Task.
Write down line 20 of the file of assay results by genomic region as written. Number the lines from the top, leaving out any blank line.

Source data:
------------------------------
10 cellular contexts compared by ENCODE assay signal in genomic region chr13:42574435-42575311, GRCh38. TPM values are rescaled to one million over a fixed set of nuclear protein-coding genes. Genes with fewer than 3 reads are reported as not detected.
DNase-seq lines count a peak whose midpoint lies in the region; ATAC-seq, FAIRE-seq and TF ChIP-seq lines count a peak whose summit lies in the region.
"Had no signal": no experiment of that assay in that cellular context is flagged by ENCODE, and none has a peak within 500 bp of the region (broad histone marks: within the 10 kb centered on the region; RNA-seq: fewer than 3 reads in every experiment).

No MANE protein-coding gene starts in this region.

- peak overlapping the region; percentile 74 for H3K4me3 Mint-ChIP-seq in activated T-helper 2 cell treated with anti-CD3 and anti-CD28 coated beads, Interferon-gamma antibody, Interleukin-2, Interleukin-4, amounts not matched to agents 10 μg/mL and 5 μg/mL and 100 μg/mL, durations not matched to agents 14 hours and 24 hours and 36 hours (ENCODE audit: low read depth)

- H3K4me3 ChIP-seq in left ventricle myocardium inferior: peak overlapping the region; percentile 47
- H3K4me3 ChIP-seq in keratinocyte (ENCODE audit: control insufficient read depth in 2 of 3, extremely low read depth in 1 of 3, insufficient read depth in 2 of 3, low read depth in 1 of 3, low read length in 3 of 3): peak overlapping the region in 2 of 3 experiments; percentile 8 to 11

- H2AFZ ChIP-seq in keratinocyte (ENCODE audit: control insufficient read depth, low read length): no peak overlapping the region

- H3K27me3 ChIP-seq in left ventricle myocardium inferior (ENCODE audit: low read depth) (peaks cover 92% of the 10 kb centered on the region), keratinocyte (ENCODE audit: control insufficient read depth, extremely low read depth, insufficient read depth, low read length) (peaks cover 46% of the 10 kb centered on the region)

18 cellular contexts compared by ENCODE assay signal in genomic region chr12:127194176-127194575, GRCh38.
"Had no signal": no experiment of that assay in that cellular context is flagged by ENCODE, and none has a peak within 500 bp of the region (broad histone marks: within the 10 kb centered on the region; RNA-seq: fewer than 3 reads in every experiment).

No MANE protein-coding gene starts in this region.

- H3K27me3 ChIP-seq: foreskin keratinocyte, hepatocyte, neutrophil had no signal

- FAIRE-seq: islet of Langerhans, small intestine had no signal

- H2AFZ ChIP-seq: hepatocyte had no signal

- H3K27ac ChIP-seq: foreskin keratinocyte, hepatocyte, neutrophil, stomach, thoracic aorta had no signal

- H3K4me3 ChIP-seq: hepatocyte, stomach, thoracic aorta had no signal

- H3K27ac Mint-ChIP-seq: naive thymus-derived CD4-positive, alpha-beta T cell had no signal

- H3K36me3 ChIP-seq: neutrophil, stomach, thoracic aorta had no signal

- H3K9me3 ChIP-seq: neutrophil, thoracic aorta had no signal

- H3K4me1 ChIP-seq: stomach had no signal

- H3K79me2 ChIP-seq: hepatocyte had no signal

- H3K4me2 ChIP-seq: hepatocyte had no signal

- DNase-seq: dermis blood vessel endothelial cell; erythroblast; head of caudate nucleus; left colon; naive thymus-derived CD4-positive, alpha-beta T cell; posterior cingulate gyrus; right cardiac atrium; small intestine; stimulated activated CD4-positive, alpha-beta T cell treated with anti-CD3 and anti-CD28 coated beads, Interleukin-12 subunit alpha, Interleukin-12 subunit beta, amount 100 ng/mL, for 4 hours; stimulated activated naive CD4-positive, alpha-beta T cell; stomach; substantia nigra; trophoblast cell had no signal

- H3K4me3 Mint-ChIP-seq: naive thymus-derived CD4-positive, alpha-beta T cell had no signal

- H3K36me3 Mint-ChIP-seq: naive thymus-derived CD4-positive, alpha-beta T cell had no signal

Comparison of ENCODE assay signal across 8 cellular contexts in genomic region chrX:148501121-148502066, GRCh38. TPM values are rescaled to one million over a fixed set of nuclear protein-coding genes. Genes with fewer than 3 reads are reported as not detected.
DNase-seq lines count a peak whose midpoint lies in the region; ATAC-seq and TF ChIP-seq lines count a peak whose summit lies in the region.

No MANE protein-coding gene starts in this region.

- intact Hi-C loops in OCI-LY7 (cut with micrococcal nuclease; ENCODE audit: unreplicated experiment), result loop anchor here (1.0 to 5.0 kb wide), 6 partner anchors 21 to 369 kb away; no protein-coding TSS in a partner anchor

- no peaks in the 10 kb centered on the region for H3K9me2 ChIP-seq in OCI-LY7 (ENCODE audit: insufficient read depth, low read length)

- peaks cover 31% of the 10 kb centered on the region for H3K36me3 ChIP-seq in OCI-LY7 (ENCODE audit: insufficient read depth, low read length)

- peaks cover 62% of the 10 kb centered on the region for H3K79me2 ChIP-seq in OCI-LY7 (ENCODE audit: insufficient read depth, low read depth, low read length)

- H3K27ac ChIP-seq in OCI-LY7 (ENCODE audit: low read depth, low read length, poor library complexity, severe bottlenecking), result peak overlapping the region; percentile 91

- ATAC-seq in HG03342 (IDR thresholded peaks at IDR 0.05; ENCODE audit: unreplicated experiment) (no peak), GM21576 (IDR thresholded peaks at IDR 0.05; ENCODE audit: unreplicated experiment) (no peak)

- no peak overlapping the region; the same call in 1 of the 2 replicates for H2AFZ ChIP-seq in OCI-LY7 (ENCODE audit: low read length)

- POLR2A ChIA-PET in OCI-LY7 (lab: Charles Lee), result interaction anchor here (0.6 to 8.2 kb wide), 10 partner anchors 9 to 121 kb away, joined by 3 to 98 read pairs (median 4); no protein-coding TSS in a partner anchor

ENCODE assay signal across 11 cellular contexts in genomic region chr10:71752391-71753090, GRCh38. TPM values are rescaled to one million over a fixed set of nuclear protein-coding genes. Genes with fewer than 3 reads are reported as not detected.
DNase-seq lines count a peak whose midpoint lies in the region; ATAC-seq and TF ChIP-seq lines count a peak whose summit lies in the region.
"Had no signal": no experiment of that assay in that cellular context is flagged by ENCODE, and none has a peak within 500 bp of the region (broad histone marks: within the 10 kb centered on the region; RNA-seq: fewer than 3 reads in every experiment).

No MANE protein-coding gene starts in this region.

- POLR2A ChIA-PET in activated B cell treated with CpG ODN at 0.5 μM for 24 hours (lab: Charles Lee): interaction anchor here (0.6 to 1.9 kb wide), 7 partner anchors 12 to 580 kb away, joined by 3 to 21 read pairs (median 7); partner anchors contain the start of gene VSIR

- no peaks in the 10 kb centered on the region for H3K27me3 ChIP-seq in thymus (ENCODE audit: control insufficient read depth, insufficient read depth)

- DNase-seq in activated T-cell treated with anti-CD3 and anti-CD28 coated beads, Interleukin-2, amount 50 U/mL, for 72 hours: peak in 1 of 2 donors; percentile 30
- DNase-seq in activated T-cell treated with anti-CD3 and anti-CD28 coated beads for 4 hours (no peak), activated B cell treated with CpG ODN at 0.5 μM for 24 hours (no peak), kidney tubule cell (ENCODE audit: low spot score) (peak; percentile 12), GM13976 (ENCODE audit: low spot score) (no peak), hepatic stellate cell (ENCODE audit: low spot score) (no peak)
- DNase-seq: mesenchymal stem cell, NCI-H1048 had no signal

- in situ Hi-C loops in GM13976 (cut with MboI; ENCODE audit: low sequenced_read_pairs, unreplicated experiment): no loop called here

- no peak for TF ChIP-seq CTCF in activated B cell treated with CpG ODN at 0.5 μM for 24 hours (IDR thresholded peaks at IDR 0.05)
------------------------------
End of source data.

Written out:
- H3K9me3 ChIP-seq: neutrophil, thoracic aorta had no signal